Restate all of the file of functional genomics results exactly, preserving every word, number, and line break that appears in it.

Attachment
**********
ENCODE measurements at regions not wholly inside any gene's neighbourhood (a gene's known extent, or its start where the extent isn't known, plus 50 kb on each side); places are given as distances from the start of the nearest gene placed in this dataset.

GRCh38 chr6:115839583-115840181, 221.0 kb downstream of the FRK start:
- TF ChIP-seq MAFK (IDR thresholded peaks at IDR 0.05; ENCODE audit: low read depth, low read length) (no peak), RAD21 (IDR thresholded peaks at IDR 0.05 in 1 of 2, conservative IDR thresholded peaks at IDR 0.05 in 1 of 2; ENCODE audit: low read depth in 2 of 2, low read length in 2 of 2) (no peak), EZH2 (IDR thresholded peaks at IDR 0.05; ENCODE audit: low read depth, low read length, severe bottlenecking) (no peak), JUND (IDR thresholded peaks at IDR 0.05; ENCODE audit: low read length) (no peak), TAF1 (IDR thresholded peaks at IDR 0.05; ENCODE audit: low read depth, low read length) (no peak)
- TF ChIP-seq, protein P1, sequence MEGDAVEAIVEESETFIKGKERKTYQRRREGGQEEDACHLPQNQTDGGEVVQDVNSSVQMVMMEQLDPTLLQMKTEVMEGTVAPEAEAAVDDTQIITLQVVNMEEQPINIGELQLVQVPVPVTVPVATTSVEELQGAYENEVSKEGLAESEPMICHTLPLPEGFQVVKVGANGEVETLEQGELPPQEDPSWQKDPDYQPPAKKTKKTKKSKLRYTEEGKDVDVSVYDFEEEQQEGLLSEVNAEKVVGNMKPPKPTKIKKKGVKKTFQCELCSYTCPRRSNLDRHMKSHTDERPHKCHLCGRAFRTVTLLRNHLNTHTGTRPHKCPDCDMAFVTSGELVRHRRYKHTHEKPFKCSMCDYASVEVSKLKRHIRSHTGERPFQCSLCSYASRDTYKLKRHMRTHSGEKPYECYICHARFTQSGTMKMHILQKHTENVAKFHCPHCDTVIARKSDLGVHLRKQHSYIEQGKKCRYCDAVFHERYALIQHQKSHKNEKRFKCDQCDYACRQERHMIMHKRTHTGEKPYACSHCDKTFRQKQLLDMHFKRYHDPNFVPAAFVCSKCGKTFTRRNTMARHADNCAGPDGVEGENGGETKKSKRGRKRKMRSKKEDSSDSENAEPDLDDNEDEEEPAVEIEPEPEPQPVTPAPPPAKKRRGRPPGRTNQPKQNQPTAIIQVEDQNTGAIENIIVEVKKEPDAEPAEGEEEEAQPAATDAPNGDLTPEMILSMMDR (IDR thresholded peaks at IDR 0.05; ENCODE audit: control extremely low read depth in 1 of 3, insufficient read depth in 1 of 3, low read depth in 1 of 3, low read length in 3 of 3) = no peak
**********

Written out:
ENCODE measurements at regions not wholly inside any gene's neighbourhood (a gene's known extent, or its start where the extent isn't known, plus 50 kb on each side); places are given as distances from the start of the nearest gene placed in this dataset.

GRCh38 chr6:115839583-115840181, 221.0 kb downstream of the FRK start:
- TF ChIP-seq MAFK (IDR thresholded peaks at IDR 0.05; ENCODE audit: low read depth, low read length) (no peak), RAD21 (IDR thresholded peaks at IDR 0.05 in 1 of 2, conservative IDR thresholded peaks at IDR 0.05 in 1 of 2; ENCODE audit: low read depth in 2 of 2, low read length in 2 of 2) (no peak), EZH2 (IDR thresholded peaks at IDR 0.05; ENCODE audit: low read depth, low read length, severe bottlenecking) (no peak), JUND (IDR thresholded peaks at IDR 0.05; ENCODE audit: low read length) (no peak), TAF1 (IDR thresholded peaks at IDR 0.05; ENCODE audit: low read depth, low read length) (no peak)
- TF ChIP-seq, protein P1, sequence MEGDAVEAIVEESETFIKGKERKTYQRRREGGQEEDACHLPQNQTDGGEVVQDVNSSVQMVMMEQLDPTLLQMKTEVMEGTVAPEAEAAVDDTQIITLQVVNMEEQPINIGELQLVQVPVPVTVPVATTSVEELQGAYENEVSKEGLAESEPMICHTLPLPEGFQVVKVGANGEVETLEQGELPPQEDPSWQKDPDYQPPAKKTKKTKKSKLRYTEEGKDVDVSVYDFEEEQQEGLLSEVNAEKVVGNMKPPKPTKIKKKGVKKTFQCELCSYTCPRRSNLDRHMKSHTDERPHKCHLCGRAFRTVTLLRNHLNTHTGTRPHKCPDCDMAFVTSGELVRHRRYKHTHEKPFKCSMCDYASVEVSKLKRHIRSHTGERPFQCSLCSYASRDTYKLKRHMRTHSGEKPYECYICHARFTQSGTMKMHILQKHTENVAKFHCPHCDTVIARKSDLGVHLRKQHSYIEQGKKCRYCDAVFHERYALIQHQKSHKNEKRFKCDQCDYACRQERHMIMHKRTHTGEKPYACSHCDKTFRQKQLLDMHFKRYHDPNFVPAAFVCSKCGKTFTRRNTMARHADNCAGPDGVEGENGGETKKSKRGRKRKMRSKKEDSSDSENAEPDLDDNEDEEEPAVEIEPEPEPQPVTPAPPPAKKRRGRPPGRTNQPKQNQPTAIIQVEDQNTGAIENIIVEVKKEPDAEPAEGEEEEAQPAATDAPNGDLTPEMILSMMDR (IDR thresholded peaks at IDR 0.05; ENCODE audit: control extremely low read depth in 1 of 3, insufficient read depth in 1 of 3, low read depth in 1 of 3, low read length in 3 of 3) = no peak